... You didn't think you could get away from my continual blather that quickly, did you? One of my favorite things about Art and all the studies about it is that everyone interprets it differently. What one person sees as tasteful and beautiful, another might see as base and amateur. There are very few wrong answers because it is pretty much interpretation. During one of my Modern Art classes this past year we discussed how people observe Jackson Pollock paintings.
This is Autumn Rhythm (Number 30) from 1950. If you've seen a Jackson Pollock painting in the flesh the common approach is to stand a lengthy distance away and take it in, in all its glory.
However have you ignored the urge to see the whole and examine the parts you would meet the paint, the texture and the experience his technique evokes. It all comes down to personal taste. While taking in the whole painting is awe-inspiring, I get the most extreme shivers from close interactions. And this is what I want to share today, we're going on a Van Gogh field trip, getting personal with this brushstrokes.
This is the painting that started it all. Of all his self-portraits this from 1887 is my favorite because of his choice of color and the beautiful, almost pointillistic brushstrokes. As well all know I. Love. Color.
It's the mustache and beard that get me. I love the contrast of the (and excuse my use of words, but I find it appropriate) gingery and peppermint colors he melds together. From the long thin strokes to the staccato points of maroon and emerald in the collar it is really and truly beautiful.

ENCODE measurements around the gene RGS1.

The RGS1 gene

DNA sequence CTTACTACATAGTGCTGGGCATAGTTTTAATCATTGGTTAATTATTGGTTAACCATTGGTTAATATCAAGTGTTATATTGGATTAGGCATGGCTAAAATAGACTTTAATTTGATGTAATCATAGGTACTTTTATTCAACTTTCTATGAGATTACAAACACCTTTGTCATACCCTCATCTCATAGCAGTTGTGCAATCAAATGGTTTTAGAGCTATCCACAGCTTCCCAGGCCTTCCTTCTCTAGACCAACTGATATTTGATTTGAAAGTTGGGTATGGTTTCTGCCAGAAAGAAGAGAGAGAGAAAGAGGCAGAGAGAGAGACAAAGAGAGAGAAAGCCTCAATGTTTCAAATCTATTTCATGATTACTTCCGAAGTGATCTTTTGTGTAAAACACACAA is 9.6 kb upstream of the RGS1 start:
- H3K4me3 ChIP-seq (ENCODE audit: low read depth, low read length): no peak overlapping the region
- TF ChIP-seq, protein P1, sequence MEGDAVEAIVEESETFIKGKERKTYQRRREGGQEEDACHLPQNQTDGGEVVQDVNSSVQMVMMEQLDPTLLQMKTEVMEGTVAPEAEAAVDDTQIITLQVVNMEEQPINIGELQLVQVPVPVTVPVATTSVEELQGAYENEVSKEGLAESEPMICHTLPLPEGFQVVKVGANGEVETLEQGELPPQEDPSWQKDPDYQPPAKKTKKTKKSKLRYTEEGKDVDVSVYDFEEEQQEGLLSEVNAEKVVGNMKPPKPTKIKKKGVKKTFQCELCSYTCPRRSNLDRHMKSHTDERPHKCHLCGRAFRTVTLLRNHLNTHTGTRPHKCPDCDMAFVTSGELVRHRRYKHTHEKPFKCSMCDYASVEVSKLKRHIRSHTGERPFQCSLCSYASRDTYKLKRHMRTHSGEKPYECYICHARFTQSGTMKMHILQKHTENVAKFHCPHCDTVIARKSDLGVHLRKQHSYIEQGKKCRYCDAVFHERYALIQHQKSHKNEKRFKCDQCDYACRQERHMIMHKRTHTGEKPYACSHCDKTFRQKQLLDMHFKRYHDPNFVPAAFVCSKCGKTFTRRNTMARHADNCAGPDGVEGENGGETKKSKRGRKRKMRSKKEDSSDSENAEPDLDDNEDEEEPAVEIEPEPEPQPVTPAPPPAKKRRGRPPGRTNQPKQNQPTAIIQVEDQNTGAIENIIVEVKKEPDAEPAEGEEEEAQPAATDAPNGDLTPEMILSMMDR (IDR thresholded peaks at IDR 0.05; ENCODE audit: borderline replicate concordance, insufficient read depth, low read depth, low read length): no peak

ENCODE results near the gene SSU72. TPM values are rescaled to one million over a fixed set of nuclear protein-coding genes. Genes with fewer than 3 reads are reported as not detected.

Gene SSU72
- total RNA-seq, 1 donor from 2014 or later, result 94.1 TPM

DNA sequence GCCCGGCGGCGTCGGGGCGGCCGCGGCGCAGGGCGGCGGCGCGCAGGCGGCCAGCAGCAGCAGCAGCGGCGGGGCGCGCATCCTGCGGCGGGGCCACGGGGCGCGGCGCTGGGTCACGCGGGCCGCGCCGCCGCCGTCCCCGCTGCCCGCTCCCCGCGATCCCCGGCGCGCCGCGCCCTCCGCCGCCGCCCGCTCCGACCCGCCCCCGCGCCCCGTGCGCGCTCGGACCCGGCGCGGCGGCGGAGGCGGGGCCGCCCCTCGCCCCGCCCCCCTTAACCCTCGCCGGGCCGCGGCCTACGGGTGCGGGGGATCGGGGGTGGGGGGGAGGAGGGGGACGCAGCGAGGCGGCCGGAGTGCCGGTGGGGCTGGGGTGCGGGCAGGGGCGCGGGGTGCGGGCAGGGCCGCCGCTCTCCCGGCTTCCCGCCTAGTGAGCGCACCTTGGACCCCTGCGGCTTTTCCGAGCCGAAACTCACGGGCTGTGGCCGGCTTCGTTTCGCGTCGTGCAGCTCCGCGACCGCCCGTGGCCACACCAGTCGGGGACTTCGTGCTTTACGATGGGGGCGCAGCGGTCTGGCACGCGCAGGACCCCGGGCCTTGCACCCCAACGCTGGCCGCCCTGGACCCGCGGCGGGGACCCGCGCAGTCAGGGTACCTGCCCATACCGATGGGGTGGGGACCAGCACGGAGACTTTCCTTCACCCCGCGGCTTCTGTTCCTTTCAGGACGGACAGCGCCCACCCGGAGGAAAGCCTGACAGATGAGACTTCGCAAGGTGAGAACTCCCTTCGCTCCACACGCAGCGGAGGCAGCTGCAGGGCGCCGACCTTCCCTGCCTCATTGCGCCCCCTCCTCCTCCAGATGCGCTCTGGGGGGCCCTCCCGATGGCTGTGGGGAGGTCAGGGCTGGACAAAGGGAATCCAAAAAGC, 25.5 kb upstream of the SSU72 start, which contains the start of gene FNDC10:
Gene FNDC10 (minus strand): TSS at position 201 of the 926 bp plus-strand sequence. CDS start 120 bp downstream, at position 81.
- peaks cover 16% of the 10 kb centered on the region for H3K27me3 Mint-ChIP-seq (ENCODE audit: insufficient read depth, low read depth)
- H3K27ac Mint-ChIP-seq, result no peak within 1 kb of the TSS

Right now there is a grand horticultural version of this painting hanging out side the National Gallery in London. The rolling pastures and cerulean sky of Wheat Field with Cypresses from 1889 is stunning far away and up close.
I can almost smell the oil paint from the texture of the brushstrokes, it makes me really want to paint again.
Probably one of THE most famous Van Gogh paintings Starry Night, 1889, is a masterpiece of the 19th Century. It's a shame that he never got to bask in the admiration and fame he garnered after his death.
These raised brushstrokes give me goosebumps. I'd love to feel the paint, if only that was socially acceptable. I love how he lathers and loads the paint onto the canvas, he doesn't try to disguise his technique. It is exceptionally raw.
This is Farmhouse in a Wheat field from 1888. It seems slightly tame and is very representational, almost seems conventional and something that should have been accepted by artists, critics instead of ridiculed along with most of his other work.
Where there are areas that the paint is fully absorbed by the canvas, there are other areas where he slathers it on.
A still life, a still life... meet Vase with Gladioli and China Asters, 1886. From this vantage you can already tell the brushstrokes are raised so do you really need to get in close up?
Yep. This close the paint seems reflective, as though it is glazed. Not only you can see the brushstroke as a whole, in the yellow flower you can see the separation of the bristles which creates a heightened texture. Sometimes his movements seem calculated, yet this articulation seems relaxed and graceful. These brushstrokes almost give me visions of Van Gogh sweeping his arms across the canvas and paint dancing through the air. Argh, to be an artist.
Who knows how long I'll be 'dumbstruck' for although I anticipate being able to converse properly soon. This is probably going to be my last post from the UK for a while so for now... Ta!
- Life is good
Listening to: 'Feel So Close' - Calvin Harris
Observations: Last dinner at home with the fam jam, naw and yum
Craving: To stop my 'going-to-Canada' anxiety/ excitement